Williams did go through a recent, inexplicable phase when her own emotions felt inaccessible. She couldn’t cry, onscreen or off. (“I’ve come out of it,” she notes. “I cry every week.”) It coincided with Season Eight, in which Arya apparently reconnects with her humanity. “It was really amazing, perfect timing because Arya’s just starting to feel again for the first time,” she says. “So it was actually kinda beautiful the way it was working. Because usually I’m trying to play Arya with no emotion, whilst feeling everything. And this time I was feeling nothing while I was trying to feel something, and it worked . . . I think.”
If the Lady of Winterfell asks you to do a tequila shot with her, protocol compels you to comply. In truth, Sophie Turner does not, at the moment, look all that much like Sansa Stark, even if her posh, mellifluous accent gives her away. (“Let’s get this pah-ty stah-ted,” she says.) Her ponytailed hair is back to its natural blond; she’s adopted an incongruously all-American look of white tee and pale blue jeans, currently set off by red bowling shoes. On her ring finger is a mammoth, blinding diamond, courtesy of her fiance, Joe Jonas, who designed the ring himself. She felt like bowling, so we snagged a private area at Bowlmor in Manhattan’s Chelsea Piers, not too far from the Nolita apartment she just moved into with Jonas. (“Our bedroom is still full of boxes,” she says, “and we have two dogs living in there as well.”)
“I bet Maisie didn’t do a shot in the coffee shop,” she says, picking up a bowling ball. She decides to list her name as “Boy George” on the digital scorecard above, claiming, dubiously, that they look alike. When the drinks arrive, she downs hers and grimaces. “Ucch,” she says. “I hate how it tastes, but it gets you drunk.” Williams describes Turner as the most simpatico scene partner imaginable — they run through even non-GoT scripts together. So it follows that Turner also cheers on fellow bowlers with near-ecstatic fervor: “You’ve got this! Believe in yourself! . . . That was fucking brilliant!”
On her left bicep is an occult-looking triangular tattoo based on “Plato’s theory that the soul is comprised of three parts — reason, spirit and appetite.” Her older brother Will got a matching one; he’s supposed to be the “spirit” part. Her eldest brother, James, is “reason,” but he opted out of the tattoo. “I’m appetite,” Turner says. “Because I’m hungry for everything. I need everything. Not materialwise, but I need to do these jobs and I have to consume everything. And, also, I like eating.” On the back of her right arm is an outline of a bunny with something a little off about its back legs. “It has no significance whatsoever,” she says. “A lot of people say it looks like bunnies fucking each other.”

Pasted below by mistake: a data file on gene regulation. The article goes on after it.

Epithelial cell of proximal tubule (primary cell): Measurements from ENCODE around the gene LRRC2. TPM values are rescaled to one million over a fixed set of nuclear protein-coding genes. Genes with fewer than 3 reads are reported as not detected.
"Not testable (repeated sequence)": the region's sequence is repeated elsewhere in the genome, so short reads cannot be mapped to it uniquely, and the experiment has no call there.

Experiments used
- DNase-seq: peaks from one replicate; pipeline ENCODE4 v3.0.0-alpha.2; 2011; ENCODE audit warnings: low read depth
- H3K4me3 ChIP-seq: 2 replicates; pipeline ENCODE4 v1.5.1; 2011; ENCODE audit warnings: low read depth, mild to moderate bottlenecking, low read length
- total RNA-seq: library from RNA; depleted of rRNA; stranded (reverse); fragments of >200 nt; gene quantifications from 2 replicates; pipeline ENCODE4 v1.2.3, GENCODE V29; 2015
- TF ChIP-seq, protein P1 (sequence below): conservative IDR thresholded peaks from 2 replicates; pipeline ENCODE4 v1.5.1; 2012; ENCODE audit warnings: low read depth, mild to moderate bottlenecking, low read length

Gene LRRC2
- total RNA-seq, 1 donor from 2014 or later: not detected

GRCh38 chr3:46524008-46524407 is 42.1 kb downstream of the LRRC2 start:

She heads over to an adjoining billiards room, which happens to have two huge, distinctly throne-like chairs at one end. “Quite appropriate,” she says, curling up rather unregally in one of them. Turner has another big project, the X-Men movie Dark Phoenix, out in June. She’s optimistic about the film, calling it “Dark Phoenix done right” – a small jab at the notoriously awful X-Men: Last Stand, which butchered the same storyline. “Every other scene in Dark Phoenix is, like, the most intense scene I’ve ever done,” she says.
Stepping out as the title character in a superhero franchise brings some pressure. “I’m just a nervous wreck at the moment,” she says, though you’d never know it. For all her apparent lightness of spirit, Turner has had what she describes as mental-health issues. “Definitely,” she says. “Depression for sure, anxiety, all of those things. I still experience it, but I had therapy, I’m on medication, and I feel so much better. The fact that I spoke to someone changed my life.”
She was hurt by social media posts suggesting that celebrities’ newfound openness about such issues was “a trend.” If anything, it’s simply famous young people following wider trends. “It’s definitely a generational thing,” she says. “My mom still asks me, ‘Why do you need a therapist?’ ”
Turner is also just a “very emotional person,” with a deep wellspring of empathy. She used to lie in bed at night and literally “cry for my character,” bemoaning Sansa’s endless parade of perils at the hands of some of the worst men in any world. “The things that girl has gone through are just unbelievable and awful,” she says. Sansa’s was a slow journey toward mastery of her environment; she was always smarter than she might have seemed, with Turner showing us just how acutely she examined her world through crystalline blue eyes.
Sansa’s travails hit their nadir in Season Five, when she married the monstrous Ramsay Bolton. On their wedding night, he raped her in front of another character — an agonizing-to-watch scene that may have been the most controversial in the show’s history. It was far from the only instance of sexual violence on Game of Thrones, and for some, it was the final straw. “Rape is not a necessary plot device,” Jill Pantozzi of the feminist website the Mary Sue wrote, announcing the site would no longer be “actively promoting” Game of Thrones. Benioff and Weiss defended the episode, but it’s an apparent sore point. When I asked how the reaction changed their approach, they deleted the question from their email interview.